14
views
0
recommends
+1 Recommend
0 collections
    0
    shares
      • Record: found
      • Abstract: found
      • Article: not found

      Bacterial biofilm development as a multicellular adaptation: antibiotic resistance and new therapeutic strategies.

      Current Opinion in Microbiology

      Anti-Bacterial Agents, isolation & purification, pharmacology, Bacteria, growth & development, Bacterial Physiological Phenomena, Biofilms, drug effects, Drug Resistance, Bacterial

      Read this article at

      ScienceOpenPublisherPubMed
      Bookmark
          There is no author summary for this article yet. Authors can add summaries to their articles on ScienceOpen to make them more accessible to a non-specialist audience.

          Abstract

          Bacteria have evolved the ability to form multicellular, surface-adherent communities called biofilms that allow survival in hostile environments. In clinical settings, bacteria are exposed to various sources of stress, including antibiotics, nutrient limitation, anaerobiosis, heat shock, etc., which in turn trigger adaptive responses in bacterial cells. The combination of this and other defense mechanisms results in the formation of highly (adaptively) resistant multicellular structures that are recalcitrant to host immune clearance mechanisms and very difficult to eradicate with the currently available antimicrobial agents, which are generally developed for the eradication of free-swimming (planktonic) bacteria. However, novel strategies that specifically target the biofilm mode of growth have been recently described, thus providing the basis for future anti-biofilm therapy. Copyright © 2013 Elsevier Ltd. All rights reserved.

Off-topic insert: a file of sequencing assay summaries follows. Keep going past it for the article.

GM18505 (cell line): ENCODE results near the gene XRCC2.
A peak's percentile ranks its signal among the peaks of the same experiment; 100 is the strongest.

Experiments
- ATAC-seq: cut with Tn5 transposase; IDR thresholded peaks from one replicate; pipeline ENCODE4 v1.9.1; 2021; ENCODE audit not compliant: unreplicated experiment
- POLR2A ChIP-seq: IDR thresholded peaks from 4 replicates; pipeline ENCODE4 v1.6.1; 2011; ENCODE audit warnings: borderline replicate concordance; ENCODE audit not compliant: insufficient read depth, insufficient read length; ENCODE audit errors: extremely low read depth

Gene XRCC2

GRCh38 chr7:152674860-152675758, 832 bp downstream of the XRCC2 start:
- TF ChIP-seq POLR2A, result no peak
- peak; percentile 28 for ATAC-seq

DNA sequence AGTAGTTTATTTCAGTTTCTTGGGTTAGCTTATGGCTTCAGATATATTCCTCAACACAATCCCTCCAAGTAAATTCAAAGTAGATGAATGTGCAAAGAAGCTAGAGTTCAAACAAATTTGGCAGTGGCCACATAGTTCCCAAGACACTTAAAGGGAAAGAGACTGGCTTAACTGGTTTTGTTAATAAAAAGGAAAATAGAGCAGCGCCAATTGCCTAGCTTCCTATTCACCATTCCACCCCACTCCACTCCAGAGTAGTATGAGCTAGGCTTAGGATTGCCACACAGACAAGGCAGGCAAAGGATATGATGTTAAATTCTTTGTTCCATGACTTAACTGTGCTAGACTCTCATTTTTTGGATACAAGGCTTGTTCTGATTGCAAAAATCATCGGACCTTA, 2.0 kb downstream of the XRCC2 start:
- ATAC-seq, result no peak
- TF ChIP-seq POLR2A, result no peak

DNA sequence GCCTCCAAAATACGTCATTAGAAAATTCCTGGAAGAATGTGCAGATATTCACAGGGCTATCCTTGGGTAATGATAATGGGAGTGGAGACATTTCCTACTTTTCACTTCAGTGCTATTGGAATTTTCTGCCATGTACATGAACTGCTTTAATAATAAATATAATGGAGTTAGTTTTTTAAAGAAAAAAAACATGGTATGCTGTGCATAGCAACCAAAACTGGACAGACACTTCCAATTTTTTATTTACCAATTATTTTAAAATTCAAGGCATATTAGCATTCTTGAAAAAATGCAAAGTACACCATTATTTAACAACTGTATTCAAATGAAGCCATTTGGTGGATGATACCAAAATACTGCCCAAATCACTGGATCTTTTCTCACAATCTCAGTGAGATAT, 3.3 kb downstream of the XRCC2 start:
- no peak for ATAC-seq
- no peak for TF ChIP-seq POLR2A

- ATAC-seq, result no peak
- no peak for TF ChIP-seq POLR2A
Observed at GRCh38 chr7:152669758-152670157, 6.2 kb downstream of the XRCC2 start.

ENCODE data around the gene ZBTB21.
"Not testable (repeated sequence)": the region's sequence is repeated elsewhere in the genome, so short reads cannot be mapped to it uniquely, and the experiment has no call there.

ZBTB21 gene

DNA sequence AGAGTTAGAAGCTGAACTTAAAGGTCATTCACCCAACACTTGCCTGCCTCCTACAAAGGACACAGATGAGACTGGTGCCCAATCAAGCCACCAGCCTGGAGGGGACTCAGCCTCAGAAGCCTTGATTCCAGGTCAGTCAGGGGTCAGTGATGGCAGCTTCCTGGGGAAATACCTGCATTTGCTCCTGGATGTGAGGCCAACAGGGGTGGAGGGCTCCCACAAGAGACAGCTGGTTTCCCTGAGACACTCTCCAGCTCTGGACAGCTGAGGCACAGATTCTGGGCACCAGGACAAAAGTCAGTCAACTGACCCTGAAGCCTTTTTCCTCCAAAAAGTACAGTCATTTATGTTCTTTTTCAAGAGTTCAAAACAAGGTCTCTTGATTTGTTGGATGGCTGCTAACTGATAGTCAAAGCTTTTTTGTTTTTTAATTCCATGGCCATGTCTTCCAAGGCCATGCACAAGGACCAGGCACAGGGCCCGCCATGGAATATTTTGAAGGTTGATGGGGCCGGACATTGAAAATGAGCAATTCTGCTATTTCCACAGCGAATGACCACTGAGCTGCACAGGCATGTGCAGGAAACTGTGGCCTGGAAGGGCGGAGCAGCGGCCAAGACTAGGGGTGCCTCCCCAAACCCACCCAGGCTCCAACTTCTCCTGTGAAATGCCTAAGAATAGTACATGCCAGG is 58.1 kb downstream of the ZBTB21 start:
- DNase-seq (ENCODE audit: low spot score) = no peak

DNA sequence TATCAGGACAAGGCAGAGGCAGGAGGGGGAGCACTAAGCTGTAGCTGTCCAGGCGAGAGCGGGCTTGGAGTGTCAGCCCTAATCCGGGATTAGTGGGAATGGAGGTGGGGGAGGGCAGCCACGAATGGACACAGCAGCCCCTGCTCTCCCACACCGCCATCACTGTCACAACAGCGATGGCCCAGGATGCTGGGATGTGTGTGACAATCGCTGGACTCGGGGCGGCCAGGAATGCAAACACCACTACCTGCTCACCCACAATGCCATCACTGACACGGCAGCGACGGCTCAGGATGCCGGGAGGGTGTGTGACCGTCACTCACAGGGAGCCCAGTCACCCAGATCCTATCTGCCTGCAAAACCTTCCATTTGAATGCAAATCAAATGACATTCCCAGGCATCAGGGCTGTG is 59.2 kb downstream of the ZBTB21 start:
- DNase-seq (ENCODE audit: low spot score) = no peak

Related collections

          Author and article information

          Journal
          23880136
          10.1016/j.mib.2013.06.013

          Comments

          Comment on this article